Home / World

Iraq's Yazidis haunted by horrors they escaped on Mount Sinjar

By Reuters in Dohuk, Iraq | China Daily | Updated: 2014-08-13 07:42

Exhausted and terrorized, many of the Yazidis of northern Iraq who straggled into the Kurdish town of Dohuk after escaping the Islamic State deathtrap of Mount Sinjar recalled the agony of leaving relatives exposed on the mountain.

Dakheel, 64, a shepherd who fled with family members into the rocky gullies above the sheep-grazing areas around Sinjar, left his 95-year-old mother when he set off on a grueling, risky walk to safety.

"I left my mother behind on the mountain in a cave. She said 'I want to stay here. Go, save yourselves'," Dakheel said.

He and several thousand others escaped in the last few days by climbing down the west side of the mountain, traversing the dry plain to the Syrian border and traveling to Iraq's Kurdish region that has been untouched by Islamic State gunmen.

The Yazidis were just one of the communities fleeing their villages from advancing Islamic State fighters who drove looted armored vehicles and fired machine guns and raised their black flag over towns across northwest Iraq in recent weeks.

For many who fled to the craggy gullies of Mount Sinjar, helped by lightly armed Kurdish Peshmerga warriors and some Yazidi guards, US and Iraqi military airdrops of food and drinking water in the last five days came too late.

Survivors reaching Dohuk said on Monday that for the people of Sinjar, the nightmare began when Islamic State forces shelled the town last week, sending thousands of people fleeing up the road to the mountain.

It was no safe refuge.

Iraq's Yazidis haunted by horrors they escaped on Mount Sinjar

"When we went up the mountain, snipers were firing at us. The girls were throwing themselves off the top of the mountain," said Khalaf Hajji, who worked at a school.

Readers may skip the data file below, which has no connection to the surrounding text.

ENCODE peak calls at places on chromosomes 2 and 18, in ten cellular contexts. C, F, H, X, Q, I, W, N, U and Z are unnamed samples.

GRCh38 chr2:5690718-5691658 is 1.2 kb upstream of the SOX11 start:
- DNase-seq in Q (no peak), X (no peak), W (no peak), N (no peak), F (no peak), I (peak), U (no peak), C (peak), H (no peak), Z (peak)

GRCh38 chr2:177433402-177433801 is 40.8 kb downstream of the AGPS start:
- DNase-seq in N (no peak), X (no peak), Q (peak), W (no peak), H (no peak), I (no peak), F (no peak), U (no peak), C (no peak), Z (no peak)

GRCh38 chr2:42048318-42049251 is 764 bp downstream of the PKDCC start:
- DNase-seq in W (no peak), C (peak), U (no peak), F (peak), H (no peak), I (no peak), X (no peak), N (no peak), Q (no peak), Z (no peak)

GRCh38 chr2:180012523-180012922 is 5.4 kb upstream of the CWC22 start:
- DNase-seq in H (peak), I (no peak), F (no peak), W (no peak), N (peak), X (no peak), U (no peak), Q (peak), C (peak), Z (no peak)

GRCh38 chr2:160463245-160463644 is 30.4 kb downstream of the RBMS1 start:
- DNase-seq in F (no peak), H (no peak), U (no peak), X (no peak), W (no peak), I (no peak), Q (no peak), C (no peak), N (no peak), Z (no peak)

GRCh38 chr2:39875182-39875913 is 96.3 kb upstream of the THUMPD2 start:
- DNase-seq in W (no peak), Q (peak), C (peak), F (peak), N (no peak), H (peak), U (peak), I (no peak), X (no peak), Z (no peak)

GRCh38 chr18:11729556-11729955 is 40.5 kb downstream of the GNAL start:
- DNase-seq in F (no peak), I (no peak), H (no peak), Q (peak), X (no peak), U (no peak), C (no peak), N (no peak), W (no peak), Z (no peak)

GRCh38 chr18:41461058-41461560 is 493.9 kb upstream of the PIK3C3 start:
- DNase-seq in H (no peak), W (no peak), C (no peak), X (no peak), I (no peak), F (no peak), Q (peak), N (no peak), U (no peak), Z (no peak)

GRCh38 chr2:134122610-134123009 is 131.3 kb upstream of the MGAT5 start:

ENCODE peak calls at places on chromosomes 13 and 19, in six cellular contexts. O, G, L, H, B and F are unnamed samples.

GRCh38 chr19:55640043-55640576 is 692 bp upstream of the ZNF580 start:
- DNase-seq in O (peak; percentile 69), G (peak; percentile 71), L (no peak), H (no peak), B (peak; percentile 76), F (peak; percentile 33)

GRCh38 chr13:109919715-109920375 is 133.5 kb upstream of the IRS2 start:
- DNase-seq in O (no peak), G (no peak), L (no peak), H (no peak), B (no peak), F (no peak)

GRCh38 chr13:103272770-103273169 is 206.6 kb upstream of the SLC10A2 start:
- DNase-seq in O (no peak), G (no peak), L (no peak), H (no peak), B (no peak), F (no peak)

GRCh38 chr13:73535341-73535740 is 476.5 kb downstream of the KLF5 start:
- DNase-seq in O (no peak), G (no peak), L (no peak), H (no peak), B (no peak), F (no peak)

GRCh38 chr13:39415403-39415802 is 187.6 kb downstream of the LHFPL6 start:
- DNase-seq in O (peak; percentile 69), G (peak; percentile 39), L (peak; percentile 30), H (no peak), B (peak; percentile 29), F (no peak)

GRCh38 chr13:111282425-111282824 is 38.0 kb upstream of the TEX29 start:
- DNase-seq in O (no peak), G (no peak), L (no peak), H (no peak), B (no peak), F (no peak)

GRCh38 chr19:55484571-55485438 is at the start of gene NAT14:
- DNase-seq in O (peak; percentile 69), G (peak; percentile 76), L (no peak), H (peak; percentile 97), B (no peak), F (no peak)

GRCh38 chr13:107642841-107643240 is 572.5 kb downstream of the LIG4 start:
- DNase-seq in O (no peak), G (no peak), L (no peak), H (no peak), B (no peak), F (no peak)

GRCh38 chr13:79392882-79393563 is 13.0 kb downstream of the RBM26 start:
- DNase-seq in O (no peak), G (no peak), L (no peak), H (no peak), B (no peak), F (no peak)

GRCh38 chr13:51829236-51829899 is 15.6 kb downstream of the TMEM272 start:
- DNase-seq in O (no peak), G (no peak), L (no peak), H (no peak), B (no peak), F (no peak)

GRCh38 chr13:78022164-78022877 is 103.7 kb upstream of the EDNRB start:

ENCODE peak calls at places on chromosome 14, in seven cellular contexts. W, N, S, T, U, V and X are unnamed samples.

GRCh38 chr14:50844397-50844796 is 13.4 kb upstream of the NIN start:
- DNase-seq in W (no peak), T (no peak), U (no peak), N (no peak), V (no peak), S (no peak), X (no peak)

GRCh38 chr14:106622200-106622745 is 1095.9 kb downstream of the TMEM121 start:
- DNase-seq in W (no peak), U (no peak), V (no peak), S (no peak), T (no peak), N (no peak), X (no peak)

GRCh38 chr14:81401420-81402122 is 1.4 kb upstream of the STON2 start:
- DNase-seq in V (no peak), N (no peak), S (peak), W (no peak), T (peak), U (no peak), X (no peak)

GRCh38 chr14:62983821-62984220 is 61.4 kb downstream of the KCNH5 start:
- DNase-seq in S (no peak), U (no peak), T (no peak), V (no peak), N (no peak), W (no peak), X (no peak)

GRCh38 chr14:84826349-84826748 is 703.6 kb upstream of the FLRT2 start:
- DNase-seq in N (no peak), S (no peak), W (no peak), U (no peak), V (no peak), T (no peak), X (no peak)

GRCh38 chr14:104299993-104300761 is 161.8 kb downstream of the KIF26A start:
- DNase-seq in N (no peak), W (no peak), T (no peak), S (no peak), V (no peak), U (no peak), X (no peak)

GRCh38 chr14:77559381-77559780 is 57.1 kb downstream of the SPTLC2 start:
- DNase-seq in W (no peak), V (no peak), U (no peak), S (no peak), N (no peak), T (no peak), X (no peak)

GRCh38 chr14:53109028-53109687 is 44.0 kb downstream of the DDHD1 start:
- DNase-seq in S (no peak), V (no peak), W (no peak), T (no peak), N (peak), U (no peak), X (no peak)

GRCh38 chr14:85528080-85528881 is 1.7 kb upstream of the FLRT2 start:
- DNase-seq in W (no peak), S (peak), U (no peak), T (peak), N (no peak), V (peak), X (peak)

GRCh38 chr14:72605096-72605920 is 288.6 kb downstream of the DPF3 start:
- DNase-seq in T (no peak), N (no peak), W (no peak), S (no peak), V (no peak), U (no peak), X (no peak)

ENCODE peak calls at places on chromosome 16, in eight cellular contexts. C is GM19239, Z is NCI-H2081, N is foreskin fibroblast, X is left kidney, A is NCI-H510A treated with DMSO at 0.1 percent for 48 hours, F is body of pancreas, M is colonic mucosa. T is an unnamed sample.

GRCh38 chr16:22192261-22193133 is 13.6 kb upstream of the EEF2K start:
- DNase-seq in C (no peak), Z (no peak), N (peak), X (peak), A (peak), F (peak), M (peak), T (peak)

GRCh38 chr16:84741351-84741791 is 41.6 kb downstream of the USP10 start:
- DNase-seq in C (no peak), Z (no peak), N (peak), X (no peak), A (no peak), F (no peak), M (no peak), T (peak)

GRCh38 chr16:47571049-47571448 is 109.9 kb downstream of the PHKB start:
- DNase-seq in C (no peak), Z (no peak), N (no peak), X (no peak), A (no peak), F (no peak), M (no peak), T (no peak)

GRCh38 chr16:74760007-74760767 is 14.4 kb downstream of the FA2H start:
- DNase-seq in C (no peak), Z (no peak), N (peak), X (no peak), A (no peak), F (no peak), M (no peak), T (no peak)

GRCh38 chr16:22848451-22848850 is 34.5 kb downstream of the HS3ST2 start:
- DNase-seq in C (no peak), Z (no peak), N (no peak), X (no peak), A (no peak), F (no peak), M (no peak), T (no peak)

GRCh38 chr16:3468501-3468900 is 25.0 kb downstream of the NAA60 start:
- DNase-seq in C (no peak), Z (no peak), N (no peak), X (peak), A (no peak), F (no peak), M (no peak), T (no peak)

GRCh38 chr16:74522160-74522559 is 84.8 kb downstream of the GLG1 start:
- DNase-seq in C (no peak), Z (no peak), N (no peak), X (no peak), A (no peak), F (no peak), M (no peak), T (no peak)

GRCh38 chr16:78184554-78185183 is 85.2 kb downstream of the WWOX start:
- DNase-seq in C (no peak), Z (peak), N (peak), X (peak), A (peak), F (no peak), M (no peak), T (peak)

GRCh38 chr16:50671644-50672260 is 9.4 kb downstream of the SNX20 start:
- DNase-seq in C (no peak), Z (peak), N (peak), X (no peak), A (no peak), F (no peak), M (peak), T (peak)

"We have lost all our faith in Iraq. They have hundreds of our women."

Dying of hunger

There was only the scarce food and water that people could carry with them, and no shade from the scorching sun.

"On the mountain, ... more than 30 people died of hunger. We went back 100 years in time on that mountain," said Mural, a policeman. He recalled how one man became so desperate he killed his five sisters and himself to escape the agony.

The United States said it mounted a series of air attacks on Islamic State positions on Monday, with targets including vehicles near Mount Sinjar. Earlier, planes hit artillery that had been shelling the mountain.

In Washington and at the United Nations, officials said they are working on ways to establish a safe corridor to bring all the remaining people off the mountain, but there was no sign this would be created soon.

"We are, right now, gripped by the immediacy of the crisis. And our focus right now is to provide immediate relief to those that are suffering," Lieutenant General William Manville, a senior Pentagon official, said on Monday.

Asked if there would be a safe passage soon, he said: " (We are) currently assessing what we can and can't do" and "looking at the effect that we're having on ... (militant) sites that are laying siege, and we're trying to reduce that threat," he said.

(China Daily 08/13/2014 page11)

Today's Top News

Editor's picks

Most Viewed

Copyright 1995 - . All rights reserved. The content (including but not limited to text, photo, multimedia information, etc) published in this site belongs to China Daily Information Co (CDIC). Without written authorization from CDIC, such content shall not be republished or used in any form. Note: Browsers with 1024*768 or higher resolution are suggested for this site.
License for publishing multimedia online 0108263

Registration Number: 130349